Lincolnshire Police Assistant Chief Constable Shaun West has said there is no clear evidence that the controversial street lights switch off is to blame for a rise of almost 10% in some overnight crimes.
The force released an independent report on Monday, November 27 to evaluate overnight crime levels since Lincolnshire County Council rolled out a new part-night lighting system.
Some 42,000 street lights now switch off between midnight and 6am.
The report shows there were 439 overnight crimes between January and May 2017, in comparison with 402 over the same period last year — an increase of 9.2%.
There was a slight decrease in all areas apart from criminal damage, which went up by 52.9%.
Crimes included in the report were burglaries, robberies, vehicles offences and cases of criminal damage in the areas affected by the changes.
The report did not look at crimes such as violent or anti-social behaviour.
Lincolnshire Police said the criminal damage rise does not apply to all areas of the county, with North Kesteven in particular subject to substantial increase, and notable rises also in Boston and Stamford.
The force also highlighted that Lincolnshire has seen an overall rise in crime of 4%, while the national average was an 11% rise.
For this reason, Lincolnshire Police said the results were ‘not surprising,’ concluding that it could find no link between the street lights switch-off and higher levels of crime.
‘I understand people don’t feel safe’
Shaun West, the Assistant Chief Constable of Lincolnshire Police, told The Lincolnite: “There has been a small increase in overnight crimes, but the number of crimes reported across the county has gone up by 4%.
“We are receiving more calls than ever before.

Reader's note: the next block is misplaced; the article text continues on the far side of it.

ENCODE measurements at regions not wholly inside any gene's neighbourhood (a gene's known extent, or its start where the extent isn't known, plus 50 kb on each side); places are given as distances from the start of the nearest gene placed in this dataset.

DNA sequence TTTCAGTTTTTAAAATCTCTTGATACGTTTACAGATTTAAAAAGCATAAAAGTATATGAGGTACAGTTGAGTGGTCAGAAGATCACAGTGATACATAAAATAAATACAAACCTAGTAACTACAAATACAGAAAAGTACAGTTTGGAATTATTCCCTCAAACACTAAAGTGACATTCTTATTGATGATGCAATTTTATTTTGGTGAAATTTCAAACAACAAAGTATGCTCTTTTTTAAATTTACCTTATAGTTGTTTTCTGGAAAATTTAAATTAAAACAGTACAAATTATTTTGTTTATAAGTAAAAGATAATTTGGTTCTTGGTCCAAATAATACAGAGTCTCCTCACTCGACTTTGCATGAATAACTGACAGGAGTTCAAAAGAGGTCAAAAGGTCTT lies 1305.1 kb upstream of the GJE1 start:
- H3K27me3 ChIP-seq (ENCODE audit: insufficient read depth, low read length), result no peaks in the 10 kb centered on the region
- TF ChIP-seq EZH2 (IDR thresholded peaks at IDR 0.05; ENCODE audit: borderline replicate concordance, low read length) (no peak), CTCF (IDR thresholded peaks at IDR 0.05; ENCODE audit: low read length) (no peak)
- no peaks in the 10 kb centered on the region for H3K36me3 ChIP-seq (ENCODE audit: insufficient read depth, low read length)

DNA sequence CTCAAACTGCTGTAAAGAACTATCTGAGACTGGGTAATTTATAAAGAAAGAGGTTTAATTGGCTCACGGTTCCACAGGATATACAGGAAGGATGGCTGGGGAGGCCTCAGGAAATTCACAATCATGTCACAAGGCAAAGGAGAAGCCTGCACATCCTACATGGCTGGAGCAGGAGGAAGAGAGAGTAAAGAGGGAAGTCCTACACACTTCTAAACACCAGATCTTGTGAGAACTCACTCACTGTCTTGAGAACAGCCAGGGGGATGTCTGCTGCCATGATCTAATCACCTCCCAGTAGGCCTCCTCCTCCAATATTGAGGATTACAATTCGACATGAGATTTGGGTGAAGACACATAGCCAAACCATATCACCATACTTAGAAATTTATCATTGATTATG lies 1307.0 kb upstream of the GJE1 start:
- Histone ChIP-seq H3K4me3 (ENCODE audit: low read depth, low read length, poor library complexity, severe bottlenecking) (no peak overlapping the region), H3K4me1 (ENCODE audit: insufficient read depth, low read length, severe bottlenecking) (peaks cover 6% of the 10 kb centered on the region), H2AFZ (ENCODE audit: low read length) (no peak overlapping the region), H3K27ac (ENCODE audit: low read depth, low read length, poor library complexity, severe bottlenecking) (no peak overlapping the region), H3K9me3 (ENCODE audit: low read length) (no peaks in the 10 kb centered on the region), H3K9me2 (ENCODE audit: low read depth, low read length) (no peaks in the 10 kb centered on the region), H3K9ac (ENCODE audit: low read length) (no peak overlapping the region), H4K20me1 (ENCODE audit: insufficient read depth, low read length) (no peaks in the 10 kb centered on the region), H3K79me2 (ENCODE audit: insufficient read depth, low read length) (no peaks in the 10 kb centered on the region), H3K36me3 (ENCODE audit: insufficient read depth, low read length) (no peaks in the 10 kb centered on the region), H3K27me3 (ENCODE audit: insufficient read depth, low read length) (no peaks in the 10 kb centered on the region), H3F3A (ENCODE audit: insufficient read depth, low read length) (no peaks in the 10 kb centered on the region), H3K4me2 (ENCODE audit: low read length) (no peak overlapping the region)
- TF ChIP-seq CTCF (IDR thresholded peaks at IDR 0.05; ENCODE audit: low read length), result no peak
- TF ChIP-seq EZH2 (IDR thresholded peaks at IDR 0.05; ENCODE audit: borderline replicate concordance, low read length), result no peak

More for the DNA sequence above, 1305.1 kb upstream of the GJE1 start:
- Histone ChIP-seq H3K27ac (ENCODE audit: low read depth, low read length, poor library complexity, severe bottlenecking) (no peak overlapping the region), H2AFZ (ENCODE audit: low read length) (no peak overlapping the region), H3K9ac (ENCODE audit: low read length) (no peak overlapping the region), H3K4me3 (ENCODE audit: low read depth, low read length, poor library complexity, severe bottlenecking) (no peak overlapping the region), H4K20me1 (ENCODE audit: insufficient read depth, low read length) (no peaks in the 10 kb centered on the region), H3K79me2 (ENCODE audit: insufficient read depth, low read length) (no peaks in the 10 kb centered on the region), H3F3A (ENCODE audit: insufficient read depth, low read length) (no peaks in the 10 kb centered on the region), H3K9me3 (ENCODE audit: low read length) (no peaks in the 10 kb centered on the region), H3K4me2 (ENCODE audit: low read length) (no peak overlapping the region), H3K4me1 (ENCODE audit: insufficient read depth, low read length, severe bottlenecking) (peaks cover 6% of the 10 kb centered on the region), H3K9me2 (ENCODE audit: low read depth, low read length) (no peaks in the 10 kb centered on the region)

” There is no clear evidence that the slight increase in overnight crime is specifically linked to the street lights.
“Lincolnshire remains the fourth safest force and the worst funded in the country.
“There has been a negative public perception and I understand people’s feelings about safety. When I am out and about in the community I find the issue is a difference between being safe and feeling safe.
“If anyone has been a victim of those crimes, it’s a terrible thing to experience. Plus people have grown up with street lights. They are a source of light and comfort.
“It is important that people feel safe and there have been compelling comments from people in the community. That’s why it’s important for people to help inform the debate by taking part in the consultation.”
Assistant Chief Constable West said that the force understood the pressure on the council to make savings: “Police have difficulty delivering quality public service with limited funding.”
He added that the force had a duty to flag any direct crime links if they found any: “We have a social responsibility to report any evidence that suggests street lighting degrades safety, road safety or increases crime and anti-social behaviour. We’re no stranger to tough conversations with our partners. ”
Lincolnshire County Council is currently consulting residents and businesses on the impact of part-night lighting. To share your views, click or tap here.